Stephen and Virginia had separate bedrooms, bathrooms and sitting rooms: I was particularly jealous of Virginia’s glorious golden bathroom and Stephen’s library full of books. The couple’s personalities really came across during the tour – I think Virginia would have been great fun to be around, but I particularly identified with Stephen and his habit of retiring alone to his library after dinner.

The audio guides were pretty cool as you were able to choose which guest you would like to be while exploring the house. After the tour I found out the lady I chose was still alive at least a few years ago. I bet she has some amazing memories.

There were some basement rooms included in the tour that definitely weren’t there last time I was here. These were used by the couple and their guests during World War II. During the Blitz they would play billiards, put the gramophone on, or even go to sleep while the bombers were active outside.

The Gardens

The guides include the gardens, too. I’m not really an outdoorsy person but I did appreciate the beauty of the gardens. Weekend guests at Eltham were often roped in to help with the gardening. I liked the way that older features like the bridge and the moat were complemented by the flowers chosen by the Courtaulds. The gardens are beautiful and would be a lovely place to relax or have a picnic.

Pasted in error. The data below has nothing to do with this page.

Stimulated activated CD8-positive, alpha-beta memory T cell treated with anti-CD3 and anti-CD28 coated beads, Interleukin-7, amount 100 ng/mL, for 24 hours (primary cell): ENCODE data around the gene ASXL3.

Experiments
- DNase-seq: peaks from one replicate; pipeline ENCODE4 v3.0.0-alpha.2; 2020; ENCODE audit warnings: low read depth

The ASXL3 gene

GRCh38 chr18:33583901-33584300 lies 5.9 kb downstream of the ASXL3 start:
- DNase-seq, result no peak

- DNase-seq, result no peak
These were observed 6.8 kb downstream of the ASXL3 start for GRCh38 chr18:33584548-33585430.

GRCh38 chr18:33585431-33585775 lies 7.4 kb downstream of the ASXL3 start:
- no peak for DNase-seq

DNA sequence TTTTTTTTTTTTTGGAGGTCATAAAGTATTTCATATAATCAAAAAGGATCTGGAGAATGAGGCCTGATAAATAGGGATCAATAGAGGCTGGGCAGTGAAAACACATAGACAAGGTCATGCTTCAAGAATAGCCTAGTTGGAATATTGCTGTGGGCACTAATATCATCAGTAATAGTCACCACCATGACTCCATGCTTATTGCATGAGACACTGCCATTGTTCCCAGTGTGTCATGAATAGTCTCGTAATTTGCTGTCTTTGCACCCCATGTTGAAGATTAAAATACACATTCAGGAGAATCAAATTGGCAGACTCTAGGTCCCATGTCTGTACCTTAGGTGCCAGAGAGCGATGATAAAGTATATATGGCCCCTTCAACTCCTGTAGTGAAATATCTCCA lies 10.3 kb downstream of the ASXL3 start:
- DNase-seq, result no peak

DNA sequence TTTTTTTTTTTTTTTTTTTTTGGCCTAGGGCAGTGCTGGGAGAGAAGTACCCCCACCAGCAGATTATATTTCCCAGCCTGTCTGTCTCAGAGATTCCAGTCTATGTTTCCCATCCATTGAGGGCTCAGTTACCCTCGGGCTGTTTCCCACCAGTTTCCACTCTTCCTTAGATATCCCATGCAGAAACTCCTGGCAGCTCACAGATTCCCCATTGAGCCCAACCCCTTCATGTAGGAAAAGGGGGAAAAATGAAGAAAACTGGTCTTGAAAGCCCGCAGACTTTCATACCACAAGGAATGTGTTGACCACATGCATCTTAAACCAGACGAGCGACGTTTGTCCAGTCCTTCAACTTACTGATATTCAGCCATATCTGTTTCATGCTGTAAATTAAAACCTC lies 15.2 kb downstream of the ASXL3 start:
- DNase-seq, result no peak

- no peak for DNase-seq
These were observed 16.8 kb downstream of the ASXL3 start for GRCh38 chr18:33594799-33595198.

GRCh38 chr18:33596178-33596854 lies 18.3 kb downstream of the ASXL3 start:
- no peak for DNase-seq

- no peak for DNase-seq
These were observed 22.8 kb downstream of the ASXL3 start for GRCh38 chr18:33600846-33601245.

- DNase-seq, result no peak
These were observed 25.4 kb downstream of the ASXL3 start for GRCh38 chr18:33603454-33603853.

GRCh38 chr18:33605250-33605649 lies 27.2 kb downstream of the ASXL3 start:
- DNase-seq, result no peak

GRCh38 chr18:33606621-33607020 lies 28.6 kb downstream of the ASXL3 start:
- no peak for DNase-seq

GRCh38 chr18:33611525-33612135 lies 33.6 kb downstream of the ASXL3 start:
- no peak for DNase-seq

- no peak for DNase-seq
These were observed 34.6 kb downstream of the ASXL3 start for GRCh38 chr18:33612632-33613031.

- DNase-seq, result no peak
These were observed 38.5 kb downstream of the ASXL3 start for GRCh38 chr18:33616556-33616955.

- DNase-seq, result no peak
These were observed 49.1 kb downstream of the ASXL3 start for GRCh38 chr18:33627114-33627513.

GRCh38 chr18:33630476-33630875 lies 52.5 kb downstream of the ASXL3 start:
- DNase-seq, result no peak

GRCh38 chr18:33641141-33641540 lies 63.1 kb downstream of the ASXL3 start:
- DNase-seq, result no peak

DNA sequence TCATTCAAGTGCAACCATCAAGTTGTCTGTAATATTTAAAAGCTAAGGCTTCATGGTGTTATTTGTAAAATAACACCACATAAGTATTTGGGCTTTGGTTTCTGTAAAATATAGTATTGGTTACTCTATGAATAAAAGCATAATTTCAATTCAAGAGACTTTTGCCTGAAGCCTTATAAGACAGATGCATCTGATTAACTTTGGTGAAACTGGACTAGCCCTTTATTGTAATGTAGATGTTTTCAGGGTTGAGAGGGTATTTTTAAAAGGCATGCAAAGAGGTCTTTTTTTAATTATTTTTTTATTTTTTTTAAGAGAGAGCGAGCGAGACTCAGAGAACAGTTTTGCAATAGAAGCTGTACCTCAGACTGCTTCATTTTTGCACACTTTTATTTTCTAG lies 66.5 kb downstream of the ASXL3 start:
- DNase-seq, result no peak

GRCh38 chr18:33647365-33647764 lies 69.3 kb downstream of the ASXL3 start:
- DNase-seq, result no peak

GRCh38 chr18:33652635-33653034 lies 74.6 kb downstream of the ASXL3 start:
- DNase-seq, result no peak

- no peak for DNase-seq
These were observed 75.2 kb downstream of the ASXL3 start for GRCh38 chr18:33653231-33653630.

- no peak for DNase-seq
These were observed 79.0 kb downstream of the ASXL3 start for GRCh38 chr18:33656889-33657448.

My friends and I had a lovely time at Eltham Palace. Although I came here a few years ago I’m glad I visited again. It’s one of the most unique and special houses you can visit – the mix of medieval and 1930s architecture is really something. Highly recommended.


Address: Court Yard, Eltham, Greenwich, London, SE9 5QE

Website: english-heritage.org.uk/visit/places/eltham-palace-and-gardens

Opening Hours: 10am-6pm daily in the summer, shorter opening times in the winter. Sometimes closed for special events – check website.

Prices: £14.40 adult, £8.60 child, £13.00 concession, under 5s free. Free to English Heritage and Art Fund members.


Jewellery brand of the month: Down the Rabbit Hole


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July’s celebrated jewellery brand is one I’m very surprised I haven’t got round to posting about earlier. It’s probably one of the most affordable, possibly even the most affordable, jewellery brands out there, and there are loads of pieces from it on my wishlist. The brand in question is:


Down the Rabbit Hole is owned by Lynsey and based in Stockton-on-Tees. It specialises in affordable acrylic jewellery and accessories.

My first purchase from the brand was this super cute Alice in Wonderland Silhouette brooch, which also comes as a necklace.

Alice in Wonderland Brooch